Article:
Summary of the National Drug Scheduling Process

IMPORTANT: The following is a summary of the provisions set out in Bylaw No. 2 and the Rules of Procedure. In the event of any inconsistency or conflict between the provisions of the Bylaw or Rules of Procedure and this information, the provisions of the Bylaw or Rules of Procedure, as applicable, shall prevail.

The drug scheduling process usually begins when NAPRA receives a drug scheduling submission from a pharmaceutical company. The National Drug Scheduling Advisory Committee  (NDSAC) is an expert advisory committee that reviews the drug scheduling submissions received by NAPRA and formulates drug scheduling recommendations.

There is a specific process that must be followed during each drug scheduling review, which is outlined in NAPRA’s Bylaw No. 2 and Rules of Procedures. This information is summarized in the following charts: Pre-NDSAC Meeting Procedure and Post-NDSAC Meeting Procedure.

The model for making drug scheduling recommendations embodies a “cascading principle” in which drugs are assessed against specific scheduling factors. A drug is first assessed using the factors for Schedule I. Should sufficient factors apply, the drug remains in that Schedule. If not, the drug is assessed against the Schedule II factors, and if warranted, subsequently against the Schedule III factors. Should the drug not meet the factors for any schedule, it becomes “Unscheduled” (the fourth category).

According to this cascading principle, it is possible, although rare, for NAPRA to place a product in Schedule I that Health Canada has classified as a non-prescription product. This could occur because of the NAPRA Policy for Drugs Not Reviewed, which places drugs into Schedule I until they are reviewed, or because of a range of factors considered by the expert advisory committee when applying the cascading drug scheduling model. The provinces and territories can add additional conditions of sale for non-prescription drugs but can never be less restrictive than federal legislation. See the Drug Scheduling in Canada section for more information.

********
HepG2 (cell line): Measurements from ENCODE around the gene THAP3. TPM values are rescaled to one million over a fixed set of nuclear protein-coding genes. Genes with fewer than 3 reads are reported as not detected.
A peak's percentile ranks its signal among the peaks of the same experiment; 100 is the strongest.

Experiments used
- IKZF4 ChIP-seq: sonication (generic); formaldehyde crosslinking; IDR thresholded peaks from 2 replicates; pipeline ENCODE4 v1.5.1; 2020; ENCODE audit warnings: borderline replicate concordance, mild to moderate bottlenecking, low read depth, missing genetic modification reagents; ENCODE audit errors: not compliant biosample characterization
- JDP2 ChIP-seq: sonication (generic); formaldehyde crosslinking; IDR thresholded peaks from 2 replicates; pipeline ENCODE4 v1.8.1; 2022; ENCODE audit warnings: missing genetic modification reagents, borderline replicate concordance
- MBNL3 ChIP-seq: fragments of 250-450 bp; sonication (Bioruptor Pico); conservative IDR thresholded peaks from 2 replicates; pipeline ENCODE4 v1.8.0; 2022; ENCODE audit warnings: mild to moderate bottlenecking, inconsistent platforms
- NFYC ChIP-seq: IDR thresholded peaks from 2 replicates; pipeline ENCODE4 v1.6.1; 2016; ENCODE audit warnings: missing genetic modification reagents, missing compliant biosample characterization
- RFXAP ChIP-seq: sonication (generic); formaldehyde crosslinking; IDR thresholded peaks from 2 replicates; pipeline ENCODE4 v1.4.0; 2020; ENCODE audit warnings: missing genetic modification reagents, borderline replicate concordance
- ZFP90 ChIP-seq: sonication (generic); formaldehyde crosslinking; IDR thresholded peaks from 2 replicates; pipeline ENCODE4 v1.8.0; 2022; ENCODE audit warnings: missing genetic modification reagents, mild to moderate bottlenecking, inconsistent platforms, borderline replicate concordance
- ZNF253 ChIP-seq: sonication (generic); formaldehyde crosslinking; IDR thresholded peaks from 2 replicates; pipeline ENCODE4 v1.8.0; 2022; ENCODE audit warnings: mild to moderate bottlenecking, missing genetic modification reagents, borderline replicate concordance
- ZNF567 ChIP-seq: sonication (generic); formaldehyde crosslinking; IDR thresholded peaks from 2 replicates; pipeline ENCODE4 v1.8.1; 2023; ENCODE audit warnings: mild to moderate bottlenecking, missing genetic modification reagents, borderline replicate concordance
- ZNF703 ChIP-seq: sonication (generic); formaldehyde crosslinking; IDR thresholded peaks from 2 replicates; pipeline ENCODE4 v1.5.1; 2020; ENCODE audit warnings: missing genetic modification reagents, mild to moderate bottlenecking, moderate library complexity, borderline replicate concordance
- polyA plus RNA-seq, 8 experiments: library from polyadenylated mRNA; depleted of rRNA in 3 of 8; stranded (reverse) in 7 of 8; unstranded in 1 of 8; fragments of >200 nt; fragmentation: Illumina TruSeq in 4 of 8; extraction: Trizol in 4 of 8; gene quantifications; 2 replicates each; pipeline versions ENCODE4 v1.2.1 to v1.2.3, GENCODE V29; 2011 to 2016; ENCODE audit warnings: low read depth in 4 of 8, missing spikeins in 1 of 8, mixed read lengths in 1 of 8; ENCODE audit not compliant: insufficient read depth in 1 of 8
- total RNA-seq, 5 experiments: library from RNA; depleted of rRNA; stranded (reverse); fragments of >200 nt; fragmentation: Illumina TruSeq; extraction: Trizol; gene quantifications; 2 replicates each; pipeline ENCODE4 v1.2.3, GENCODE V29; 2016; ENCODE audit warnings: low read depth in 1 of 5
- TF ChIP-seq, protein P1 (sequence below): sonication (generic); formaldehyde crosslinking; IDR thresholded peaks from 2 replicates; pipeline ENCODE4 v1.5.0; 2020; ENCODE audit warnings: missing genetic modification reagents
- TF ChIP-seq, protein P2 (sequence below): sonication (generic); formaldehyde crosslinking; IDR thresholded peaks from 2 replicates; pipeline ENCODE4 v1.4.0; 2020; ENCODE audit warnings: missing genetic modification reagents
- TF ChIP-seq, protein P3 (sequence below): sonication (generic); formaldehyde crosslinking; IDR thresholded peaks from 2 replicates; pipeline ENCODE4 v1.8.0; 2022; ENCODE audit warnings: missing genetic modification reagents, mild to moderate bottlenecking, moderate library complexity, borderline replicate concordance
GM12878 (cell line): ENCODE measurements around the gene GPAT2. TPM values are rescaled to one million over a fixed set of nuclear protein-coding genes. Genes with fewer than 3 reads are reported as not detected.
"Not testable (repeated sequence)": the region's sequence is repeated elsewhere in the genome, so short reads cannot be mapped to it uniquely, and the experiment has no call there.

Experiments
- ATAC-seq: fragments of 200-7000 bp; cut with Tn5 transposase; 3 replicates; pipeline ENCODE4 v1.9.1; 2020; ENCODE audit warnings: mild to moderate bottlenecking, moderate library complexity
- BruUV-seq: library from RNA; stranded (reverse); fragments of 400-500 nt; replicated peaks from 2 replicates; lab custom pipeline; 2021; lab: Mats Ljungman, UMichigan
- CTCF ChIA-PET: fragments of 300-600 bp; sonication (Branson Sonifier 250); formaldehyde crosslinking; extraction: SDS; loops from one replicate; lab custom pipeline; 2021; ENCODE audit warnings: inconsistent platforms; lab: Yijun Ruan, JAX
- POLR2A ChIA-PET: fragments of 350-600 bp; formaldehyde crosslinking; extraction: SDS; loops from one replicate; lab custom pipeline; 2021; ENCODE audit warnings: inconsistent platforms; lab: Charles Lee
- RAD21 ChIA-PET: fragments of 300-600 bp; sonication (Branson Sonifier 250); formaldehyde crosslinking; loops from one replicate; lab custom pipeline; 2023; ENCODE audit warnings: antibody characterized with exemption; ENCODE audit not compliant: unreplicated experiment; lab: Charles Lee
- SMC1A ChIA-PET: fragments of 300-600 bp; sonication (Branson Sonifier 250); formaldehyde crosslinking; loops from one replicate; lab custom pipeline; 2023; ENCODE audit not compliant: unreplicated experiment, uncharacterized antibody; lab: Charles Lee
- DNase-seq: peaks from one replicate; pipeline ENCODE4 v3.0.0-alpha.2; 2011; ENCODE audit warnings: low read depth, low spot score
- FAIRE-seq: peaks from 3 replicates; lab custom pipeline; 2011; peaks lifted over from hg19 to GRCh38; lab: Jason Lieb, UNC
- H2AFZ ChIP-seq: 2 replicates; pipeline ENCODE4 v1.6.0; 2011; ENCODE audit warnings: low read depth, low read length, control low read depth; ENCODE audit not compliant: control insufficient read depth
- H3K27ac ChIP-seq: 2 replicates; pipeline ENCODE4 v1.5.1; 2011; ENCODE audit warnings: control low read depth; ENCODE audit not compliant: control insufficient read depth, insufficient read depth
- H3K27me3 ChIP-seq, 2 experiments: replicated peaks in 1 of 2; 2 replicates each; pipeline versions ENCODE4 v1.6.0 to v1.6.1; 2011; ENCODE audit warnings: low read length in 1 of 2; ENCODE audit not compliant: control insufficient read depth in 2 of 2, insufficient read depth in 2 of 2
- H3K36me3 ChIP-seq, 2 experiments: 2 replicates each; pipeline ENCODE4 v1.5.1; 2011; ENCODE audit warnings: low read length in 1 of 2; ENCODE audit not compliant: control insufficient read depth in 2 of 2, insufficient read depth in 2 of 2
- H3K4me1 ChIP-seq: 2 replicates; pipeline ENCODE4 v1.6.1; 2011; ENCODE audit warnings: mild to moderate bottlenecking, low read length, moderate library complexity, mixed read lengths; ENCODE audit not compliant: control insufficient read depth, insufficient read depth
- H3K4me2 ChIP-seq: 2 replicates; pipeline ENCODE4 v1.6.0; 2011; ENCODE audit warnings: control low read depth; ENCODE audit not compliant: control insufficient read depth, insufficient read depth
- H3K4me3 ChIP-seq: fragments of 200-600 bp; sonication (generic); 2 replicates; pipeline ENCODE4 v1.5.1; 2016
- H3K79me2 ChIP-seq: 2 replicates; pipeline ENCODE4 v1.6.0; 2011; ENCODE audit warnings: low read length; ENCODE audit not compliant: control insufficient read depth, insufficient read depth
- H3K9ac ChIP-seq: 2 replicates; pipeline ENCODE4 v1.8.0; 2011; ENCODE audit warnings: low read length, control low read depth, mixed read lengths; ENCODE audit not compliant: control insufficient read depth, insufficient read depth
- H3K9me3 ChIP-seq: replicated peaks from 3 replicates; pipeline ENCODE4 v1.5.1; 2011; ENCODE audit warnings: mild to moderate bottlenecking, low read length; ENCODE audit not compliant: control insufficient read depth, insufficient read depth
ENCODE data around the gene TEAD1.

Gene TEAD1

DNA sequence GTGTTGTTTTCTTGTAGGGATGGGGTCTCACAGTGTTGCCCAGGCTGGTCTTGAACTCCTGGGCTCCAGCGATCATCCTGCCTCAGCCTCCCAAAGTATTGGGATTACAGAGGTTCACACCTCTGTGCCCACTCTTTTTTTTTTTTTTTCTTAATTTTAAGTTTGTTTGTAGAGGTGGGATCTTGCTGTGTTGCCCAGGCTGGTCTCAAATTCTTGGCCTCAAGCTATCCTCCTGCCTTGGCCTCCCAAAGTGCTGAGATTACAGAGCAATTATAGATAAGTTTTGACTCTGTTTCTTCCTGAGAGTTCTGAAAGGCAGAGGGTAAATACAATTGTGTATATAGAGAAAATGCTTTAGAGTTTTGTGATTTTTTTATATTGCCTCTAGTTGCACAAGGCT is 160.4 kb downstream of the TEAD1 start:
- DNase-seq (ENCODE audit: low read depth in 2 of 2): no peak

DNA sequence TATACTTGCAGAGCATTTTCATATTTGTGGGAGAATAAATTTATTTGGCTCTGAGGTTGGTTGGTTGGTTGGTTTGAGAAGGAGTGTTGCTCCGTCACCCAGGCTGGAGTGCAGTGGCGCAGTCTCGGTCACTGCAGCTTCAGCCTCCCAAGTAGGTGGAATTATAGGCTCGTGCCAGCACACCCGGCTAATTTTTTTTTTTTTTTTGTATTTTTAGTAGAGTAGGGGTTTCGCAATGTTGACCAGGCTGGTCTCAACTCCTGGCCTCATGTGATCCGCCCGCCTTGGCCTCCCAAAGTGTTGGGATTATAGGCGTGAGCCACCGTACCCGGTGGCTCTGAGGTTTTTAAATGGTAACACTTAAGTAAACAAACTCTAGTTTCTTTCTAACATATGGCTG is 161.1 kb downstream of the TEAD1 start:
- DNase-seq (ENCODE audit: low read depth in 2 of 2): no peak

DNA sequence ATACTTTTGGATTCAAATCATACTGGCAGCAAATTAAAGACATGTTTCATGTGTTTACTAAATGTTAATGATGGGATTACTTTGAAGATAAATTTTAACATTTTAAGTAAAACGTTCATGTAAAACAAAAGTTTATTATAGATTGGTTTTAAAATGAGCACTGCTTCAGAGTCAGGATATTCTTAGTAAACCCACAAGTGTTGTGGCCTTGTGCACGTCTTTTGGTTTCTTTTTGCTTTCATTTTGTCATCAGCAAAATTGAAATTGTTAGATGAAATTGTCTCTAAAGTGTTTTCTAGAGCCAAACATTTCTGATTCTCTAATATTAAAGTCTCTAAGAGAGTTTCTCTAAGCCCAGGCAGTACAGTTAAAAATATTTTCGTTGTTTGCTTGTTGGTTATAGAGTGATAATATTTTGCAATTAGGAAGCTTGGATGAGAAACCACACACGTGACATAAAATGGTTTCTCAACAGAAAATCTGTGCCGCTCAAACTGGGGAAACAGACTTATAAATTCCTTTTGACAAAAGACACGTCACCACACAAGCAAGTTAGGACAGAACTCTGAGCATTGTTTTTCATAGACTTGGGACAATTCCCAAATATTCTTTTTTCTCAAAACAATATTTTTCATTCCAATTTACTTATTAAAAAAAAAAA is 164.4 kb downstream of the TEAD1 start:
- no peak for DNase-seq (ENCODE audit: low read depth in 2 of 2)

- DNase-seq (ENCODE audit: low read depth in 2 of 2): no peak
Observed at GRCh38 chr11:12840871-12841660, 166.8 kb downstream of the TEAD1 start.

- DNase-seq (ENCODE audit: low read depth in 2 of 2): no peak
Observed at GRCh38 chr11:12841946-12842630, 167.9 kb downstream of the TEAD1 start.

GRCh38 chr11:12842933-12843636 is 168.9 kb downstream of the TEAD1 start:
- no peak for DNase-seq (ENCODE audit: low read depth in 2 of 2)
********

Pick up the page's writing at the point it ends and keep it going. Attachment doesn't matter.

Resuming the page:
“Factors”, rather than “criteria”, are considered to be more appropriate assessment tools as they are contingent, conditional and dependent. A process using factors allows judgment by reviewers to find the best fit and facilitates a re-evaluation process of scheduled drugs when new knowledge or practice experience emerges. The factors were initially adapted from established standards for prescription drugs, proposed guidelines for drugs monitored by pharmacists, and the World Health Organization’s guidelines for non-prescription drugs, which were then modified through national consultation.

The NDSAC will meet upon receipt of a submission (on pre-determined dates, up to four times per year) to review drug scheduling submissions. An independent validation of the submitted material and additional research may be contracted by the Committee, to supplement the individual member’s private study. The applicant and Interested Parties are entitled to present before the Committee (see Participation in National Drug Scheduling Reviews for more information).

Once the NDSAC has reviewed a particular drug, it will make an interim drug scheduling recommendation. A 30-day consultation period follows, after which the NAPRA Board of Directors will make a final scheduling recommendation. The NDS are then amended and the final recommendation is implemented according to the rules in each particular province or territory

Important Resources Related to the National Drug Scheduling Process